Here defendant both submitted the necessary offer of proof and argued that the evidence fell within the exception stated in Rule 412(b)(2) because the evidence was “evidence of specific instances of sexual behavior offered for the purpose of showing that the act or acts charged were not committed by the defendant.” N.C.G.S. § 8C-1, Rule 412(b)(2). Defendant's proffered evidence included the results of STD panels administered to both Betty and defendant, as well as a report from a proposed expert witness. Defendant's proposed expert, Dr. Ramsey, is a certified specialist in infectious diseases. The medical expert report Dr. Ramsey prepared for this case included the following observations regarding the implications of the STD test results with respect to the likelihood of defendant's guilt:
Based upon my review of the medical records, [Betty] had a Trichomonas infection at the time of exam on 5/6/2013, and has been infected with Herpes simplex[.] If the latter is due to HSV-2, neither the Trichomonas nor the Herpes simplex would have been acquired as non-sexually transmitted diseases [.] [Defendant] had a negative KOH Wet Prep test for Trichomonas, and a negative culture for Herpes simplex on 5/9/2013, indicating that he had no evidence of either infection[.] Based upon the results of these tests, it is in my expert opinion that it is not likely that the plaintiff and defendant engaged in unprotected sexual activity over a long period of time without transmitting either the Trichomonas, the Herpes simplex infection, or both, to the defendant.
Based on the materials presented in defendant's offer of proof, the STD evidence was an essential part of the proposed expert testimony. The proposed expert's conclusions regarding the presence of STDs in the victim and the absence of those same STDs in defendant affirmatively permit an inference that defendant did not commit the charged crime. Furthermore, such evidence diminishes the likelihood of a three-year period of sexual relations between defendant and Betty. Therefore, the trial court erred in excluding this evidence pursuant to Rule 412 and there is “a reasonable possibility that, had the error not been committed, a different result would have been reached at trial.” State v. Webster, 324 N.C. 385, 393, 378 S.E.2d 748, 753 (1989) (citing N.C.G.S. § 15A-1443 (1988)).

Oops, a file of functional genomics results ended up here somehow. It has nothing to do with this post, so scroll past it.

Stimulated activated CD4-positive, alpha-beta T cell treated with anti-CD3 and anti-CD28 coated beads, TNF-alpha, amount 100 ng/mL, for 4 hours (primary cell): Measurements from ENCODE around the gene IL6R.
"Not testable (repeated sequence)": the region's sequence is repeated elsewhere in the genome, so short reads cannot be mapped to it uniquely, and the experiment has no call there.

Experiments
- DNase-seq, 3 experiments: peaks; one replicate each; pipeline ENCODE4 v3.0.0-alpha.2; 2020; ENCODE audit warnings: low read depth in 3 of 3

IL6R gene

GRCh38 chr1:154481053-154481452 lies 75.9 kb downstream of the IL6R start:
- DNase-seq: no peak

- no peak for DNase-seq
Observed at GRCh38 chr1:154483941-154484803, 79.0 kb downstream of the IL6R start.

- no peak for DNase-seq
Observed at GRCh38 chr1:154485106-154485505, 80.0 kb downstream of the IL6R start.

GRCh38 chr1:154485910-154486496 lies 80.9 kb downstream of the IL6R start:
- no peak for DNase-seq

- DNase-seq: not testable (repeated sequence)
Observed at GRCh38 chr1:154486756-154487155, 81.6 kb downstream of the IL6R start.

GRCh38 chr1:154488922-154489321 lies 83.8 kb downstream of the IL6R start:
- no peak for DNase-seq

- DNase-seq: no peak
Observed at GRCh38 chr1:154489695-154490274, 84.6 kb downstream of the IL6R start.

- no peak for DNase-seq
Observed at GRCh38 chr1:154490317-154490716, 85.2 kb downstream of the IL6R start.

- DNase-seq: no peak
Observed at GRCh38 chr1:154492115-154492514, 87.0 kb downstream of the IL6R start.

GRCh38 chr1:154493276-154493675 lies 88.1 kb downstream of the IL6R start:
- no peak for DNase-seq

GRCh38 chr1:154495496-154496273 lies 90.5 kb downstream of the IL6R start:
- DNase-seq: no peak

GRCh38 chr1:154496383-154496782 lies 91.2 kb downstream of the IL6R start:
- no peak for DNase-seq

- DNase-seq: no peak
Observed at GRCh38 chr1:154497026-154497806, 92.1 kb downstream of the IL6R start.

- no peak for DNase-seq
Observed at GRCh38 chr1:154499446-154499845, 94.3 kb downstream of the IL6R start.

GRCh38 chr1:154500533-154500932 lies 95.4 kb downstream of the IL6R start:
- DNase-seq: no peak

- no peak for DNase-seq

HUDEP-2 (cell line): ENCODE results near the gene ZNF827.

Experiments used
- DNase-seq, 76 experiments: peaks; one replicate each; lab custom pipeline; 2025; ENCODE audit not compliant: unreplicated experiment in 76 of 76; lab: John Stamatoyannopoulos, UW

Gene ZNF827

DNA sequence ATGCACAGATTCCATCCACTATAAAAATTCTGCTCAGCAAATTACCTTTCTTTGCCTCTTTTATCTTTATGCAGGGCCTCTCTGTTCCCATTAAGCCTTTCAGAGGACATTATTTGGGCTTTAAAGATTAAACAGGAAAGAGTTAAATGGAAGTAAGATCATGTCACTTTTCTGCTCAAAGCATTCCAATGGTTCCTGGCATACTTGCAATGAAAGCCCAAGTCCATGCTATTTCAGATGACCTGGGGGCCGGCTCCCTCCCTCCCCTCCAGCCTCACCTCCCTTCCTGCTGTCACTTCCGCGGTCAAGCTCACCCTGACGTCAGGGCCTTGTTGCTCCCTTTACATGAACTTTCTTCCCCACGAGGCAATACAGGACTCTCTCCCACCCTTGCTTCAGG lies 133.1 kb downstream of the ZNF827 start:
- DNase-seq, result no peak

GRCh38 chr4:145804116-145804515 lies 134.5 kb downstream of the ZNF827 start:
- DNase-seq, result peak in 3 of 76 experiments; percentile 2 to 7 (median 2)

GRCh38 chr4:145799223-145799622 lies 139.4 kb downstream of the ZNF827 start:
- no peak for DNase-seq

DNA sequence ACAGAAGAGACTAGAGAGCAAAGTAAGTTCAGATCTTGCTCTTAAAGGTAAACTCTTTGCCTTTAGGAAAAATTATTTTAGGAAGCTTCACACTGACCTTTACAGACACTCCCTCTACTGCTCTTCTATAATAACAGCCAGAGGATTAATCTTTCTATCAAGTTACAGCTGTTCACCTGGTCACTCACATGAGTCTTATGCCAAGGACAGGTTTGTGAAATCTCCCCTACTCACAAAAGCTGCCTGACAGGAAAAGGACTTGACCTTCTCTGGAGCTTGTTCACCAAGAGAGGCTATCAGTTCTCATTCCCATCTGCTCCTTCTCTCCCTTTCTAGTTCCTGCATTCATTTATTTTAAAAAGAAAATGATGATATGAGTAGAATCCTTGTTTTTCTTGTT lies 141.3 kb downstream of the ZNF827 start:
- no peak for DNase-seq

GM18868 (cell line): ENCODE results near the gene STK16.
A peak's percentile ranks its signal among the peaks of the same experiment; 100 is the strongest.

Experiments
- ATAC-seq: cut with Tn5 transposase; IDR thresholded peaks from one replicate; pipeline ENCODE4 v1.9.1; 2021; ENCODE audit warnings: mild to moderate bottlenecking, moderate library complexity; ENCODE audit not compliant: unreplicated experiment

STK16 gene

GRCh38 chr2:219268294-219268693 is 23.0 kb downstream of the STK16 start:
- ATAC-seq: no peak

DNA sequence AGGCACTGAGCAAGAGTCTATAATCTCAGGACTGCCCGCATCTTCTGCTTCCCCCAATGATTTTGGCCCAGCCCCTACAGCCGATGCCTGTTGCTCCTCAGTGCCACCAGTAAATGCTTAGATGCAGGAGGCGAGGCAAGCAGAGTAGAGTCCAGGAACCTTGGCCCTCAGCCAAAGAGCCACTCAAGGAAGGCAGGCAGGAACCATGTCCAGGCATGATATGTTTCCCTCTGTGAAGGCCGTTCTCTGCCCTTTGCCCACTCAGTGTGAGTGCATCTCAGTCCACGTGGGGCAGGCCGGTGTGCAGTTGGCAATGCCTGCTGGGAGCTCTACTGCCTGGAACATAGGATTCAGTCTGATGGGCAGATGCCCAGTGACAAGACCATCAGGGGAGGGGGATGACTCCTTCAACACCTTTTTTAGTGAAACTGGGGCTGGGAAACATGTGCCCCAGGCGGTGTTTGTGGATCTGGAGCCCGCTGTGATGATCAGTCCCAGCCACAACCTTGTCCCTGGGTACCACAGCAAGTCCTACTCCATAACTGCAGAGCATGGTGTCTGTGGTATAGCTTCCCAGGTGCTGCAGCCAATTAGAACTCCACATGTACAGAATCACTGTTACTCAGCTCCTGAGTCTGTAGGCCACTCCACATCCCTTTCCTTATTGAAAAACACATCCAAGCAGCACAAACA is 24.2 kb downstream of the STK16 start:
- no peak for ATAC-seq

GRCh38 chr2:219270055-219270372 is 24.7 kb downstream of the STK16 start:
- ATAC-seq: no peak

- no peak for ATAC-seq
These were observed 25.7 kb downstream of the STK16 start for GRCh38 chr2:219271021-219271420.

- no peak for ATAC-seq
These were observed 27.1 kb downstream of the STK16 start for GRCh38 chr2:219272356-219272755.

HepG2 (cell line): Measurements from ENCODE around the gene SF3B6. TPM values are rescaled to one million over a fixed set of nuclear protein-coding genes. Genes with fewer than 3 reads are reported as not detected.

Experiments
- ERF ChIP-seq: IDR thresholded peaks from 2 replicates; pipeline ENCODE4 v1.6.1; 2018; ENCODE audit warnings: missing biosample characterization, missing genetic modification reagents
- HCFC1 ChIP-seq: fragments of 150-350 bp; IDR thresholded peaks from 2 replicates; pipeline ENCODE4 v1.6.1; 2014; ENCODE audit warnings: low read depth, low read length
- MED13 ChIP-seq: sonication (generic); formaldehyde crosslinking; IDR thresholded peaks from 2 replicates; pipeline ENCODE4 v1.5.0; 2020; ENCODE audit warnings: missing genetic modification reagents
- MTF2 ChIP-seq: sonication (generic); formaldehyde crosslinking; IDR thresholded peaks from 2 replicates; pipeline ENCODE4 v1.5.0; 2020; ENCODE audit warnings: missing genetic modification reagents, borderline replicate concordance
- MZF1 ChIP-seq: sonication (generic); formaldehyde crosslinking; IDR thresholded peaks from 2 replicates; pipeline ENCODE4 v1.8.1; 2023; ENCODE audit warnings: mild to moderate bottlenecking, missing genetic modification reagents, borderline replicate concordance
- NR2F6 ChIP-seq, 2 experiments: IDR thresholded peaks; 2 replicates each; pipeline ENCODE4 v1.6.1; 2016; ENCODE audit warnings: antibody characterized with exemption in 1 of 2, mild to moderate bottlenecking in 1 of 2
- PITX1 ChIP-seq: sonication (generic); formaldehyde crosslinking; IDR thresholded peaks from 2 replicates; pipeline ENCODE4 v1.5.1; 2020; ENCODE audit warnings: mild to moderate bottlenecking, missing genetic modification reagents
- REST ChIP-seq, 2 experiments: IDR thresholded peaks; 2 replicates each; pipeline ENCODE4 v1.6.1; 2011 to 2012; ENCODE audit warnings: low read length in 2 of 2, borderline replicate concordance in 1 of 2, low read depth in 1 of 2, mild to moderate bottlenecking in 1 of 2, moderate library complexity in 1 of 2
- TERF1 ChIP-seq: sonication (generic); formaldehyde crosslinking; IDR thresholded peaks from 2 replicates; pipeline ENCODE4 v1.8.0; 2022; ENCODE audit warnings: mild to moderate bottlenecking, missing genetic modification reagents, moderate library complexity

The State's primary argument on appeal is that defendant offered this evidence for inappropriate purposes because “[t]he speculative nature of defendant's evidence reduces it to nothing more than a naked inference of sexual activity,” serving to unnecessarily humiliate and embarrass the victim. This characterization is based neither on defendant's stated reason for offering the evidence nor the evidence in defendant's offer of proof. The purpose of this evidence appears to be precisely what defendant stated it to be: to support his claim that he did not commit the criminal acts for which he was charged. That purpose aligns completely with the exception carved out in Rule 412(b)(2).
Next, given the references to our prior decision in State v. Ollis by the Court of Appeals and by both parties throughout the history of this case, we observe that our decision in that case does not determine the outcome here. In Ollis this Court reasoned that evidence of specific prior sexual acts should be admitted because the evidence offered an alternative explanation for medical evidence presented by the State that could otherwise be misleading to the jury and therefore fell within the exception to the general prohibition against the admission of evidence concerning other sexual activity involving the victim set out in Rule 412(b)(2). See Ollis, 318 N.C. at 377, 348 S.E.2d at 781-82 (noting that the witness “made reference in her testimony on at least two occasions to multiple rapes of the victim, which in the absence of evidence that they were committed by some other male, the jury clearly would infer were acts committed by the defendant”). Although Ollis does describe one set of circumstances in which the Rule 412(b)(2) exception applies, that decision does not describe the only set of circumstances in which this exception applies. In the instant case defendant offers medical evidence that directly supports an inference “that the act or acts charged were not committed by the defendant.” N.C.G.S. § 8C-1, Rule 412(b)(2). Defendant's proffered evidence falls within the text of the Rule 412(b)(2) exception without directly implicating this Court's specific reasoning in Ollis.